8 Things You Should Never Do While Taking Apple Cider Vinegar
Apple cider vinegar is packed with health benefits, but there is a right and wrong way to use it—and in this case, the "wrong way" can potentially be dangerous and unhealthy.
Take it straight
Apple cider vinegar comes with a bit of a trade-off. On the one hand, it can do wonders for your body, from helping you lose weight to boosting your heart health. On the other… it tastes pretty awful. That’s why many people decide to take it in a quick, undiluted shot, and then immediately drink or eat something else to mask the bitter taste. If this is your chosen method of apple cider vinegar (ACV) consumption, though, it can actually be more harmful than helpful.
“Due to the [acidic] nature of ACV, you risk the ACV severely irritating and causing damage to the esophagus and stomach,” advises Matt Weik, BS, CSCS, owner of Weik Fitness, LLC. “Do yourself a huge favour and always dilute your ACV in a liquid.” Water is probably the way to dilute the apple cider vinegar. Not only will this protect your throat and stomach from the acid, it will make it far more palatable. Experts recommend using one part vinegar to ten parts water.
Drink it right after eating
If you’re in the habit of drinking apple cider vinegar after a meal, you might want to amend your routine. Taking apple cider vinegar on an empty stomach is actually the best way to maximize its health benefits. Some of the foods you eat can make the vinegar less potent; drinking it before you eat also boosts its ability to help you process food. Experts recommend waiting about 20 minutes to eat something after you take ACV, to give the vinegar time to digest.
Breathe it in
As good as apple cider vinegar can be for your digestive tract and heart, it can seriously harm your lungs. That’s why you should always be careful to keep from inhaling it when you drink it. This can cause a burning sensation in your lungs—stick to drinking it.
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Take swigs of it
Even when it’s diluted, apple cider vinegar is still an extremely acidic substance. “Because of its highly acidic nature, ACV… can damage your tooth enamel,” says Caitlin Hoff, a health and safety investigator for consumersafety.org. To keep the vinegar from wearing on your tooth enamel, don’t just sip it or swig it from a glass (even diluted). Instead, try drinking it through a straw so that it comes into as little contact as possible with your chompers. Elizabeth Abel, MS, a licensed dietician, nutritionist, and creator of freeandabel.com, also recommends avoiding brushing your teeth for at least 30 minutes after taking apple cider vinegar.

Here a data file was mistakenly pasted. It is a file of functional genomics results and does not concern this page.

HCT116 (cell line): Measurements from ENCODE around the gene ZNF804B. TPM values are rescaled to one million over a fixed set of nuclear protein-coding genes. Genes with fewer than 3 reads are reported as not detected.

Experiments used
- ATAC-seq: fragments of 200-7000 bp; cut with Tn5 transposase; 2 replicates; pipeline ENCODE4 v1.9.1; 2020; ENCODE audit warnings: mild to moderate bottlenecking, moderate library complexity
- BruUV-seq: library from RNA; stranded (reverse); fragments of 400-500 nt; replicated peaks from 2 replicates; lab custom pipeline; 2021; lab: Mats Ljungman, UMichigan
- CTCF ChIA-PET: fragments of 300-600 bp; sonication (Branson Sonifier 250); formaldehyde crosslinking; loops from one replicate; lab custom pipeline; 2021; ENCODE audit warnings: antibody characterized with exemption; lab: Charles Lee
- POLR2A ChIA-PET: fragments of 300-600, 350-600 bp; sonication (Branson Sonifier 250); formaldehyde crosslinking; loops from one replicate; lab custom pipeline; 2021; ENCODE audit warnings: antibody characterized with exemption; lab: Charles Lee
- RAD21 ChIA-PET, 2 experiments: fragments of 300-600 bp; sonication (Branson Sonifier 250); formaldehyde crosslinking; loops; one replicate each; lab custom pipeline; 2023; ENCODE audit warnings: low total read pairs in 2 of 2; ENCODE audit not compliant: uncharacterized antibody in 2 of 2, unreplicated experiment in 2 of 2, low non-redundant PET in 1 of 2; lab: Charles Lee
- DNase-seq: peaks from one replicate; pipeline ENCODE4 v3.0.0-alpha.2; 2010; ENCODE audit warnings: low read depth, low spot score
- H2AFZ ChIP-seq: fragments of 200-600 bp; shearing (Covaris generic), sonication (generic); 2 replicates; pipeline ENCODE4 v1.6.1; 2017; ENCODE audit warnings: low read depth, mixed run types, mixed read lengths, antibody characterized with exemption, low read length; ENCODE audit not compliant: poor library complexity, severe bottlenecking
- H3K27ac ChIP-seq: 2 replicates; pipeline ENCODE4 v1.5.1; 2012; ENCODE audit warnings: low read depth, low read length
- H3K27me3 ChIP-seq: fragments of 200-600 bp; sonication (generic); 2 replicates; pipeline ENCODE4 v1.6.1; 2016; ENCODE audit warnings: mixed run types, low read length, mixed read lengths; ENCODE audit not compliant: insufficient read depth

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Start by drinking lots of it
If apple cider vinegar is so miraculously good for you, the more the better, right? Wrong. Too much of a good thing is usually a problem—and apple cider vinegar is no exception. Especially if you’re new to ACV, you should make sure you’re not taking too much of it. “It’s a good idea to ease into it,” says Abel. This will help you gauge how your body reacts to it. “If it gives you an upset stomach or a burning feeling, reduce the amount until there’s no sensation,” Abel suggests.
Plus, starting small and working your way up to a larger amount will allow you to adjust to the taste. Even if all goes smoothly and you experience no issues, you should never go beyond two tablespoons at a time. “Even when you dilute it in water, limit your intake to two tablespoons to protect yourself against harmful or uncomfortable side effects,” Hoff advises.
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Drink it right before bed
While taking apple cider vinegar before you eat is a good idea, taking it before you sleep is not. “Taking ACV immediately before bed is not advised because of the potential for it to creep back up the esophagus,” says Laura C. Stix, ND, a naturopathic doctor and clinical hypnotherapist.
Even if the ACV is diluted, it can still harm your esophagus if the acid comes into contact with it while you’re lying down. “Regardless of the time of day, people should remain upright for 30 minutes after taking it to ensure there is no reflux and irritation to the esophagus,” Stix adds. She recommends drinking ACV at least half an hour before you hit the hay.
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Take it if you have H. pylori
While apple cider vinegar can, for the most part, seriously boost your digestive health, there are some stomach conditions that this acidic substance will only make worse. For instance, if you have Helicobacter pylori—the bacteria linked to ulcers—apple cider vinegar (and the acid it contains) can cause even more irritation, warns Abel. If you have any doubts about drinking ACV—regardless of the reason—consult your doctor beforehand.
Put it directly on your skin
Drinking apple cider vinegar isn’t the only way to benefit: You can use this super-substance to banish acne and dandruff, ease a sunburn, and for all sorts of other beauty benefits. But there’s a right and a wrong way to use ACV on your skin, too. “Whether you’re using ACV as a toner, to remove blemishes, or to treat infections, it’s crucial that you dilute it and minimize the contact with your skin,” says Caleb Backe, a health and wellness expert for Maple Holistics. “Prolonged exposure to the highly acidic vinegar can actually kill skin cells, erode your skin, and even leave you with semi-permanent chemical burns.” Again, sticking to one part vinegar to eight or ten parts water is the usual recommended amount.
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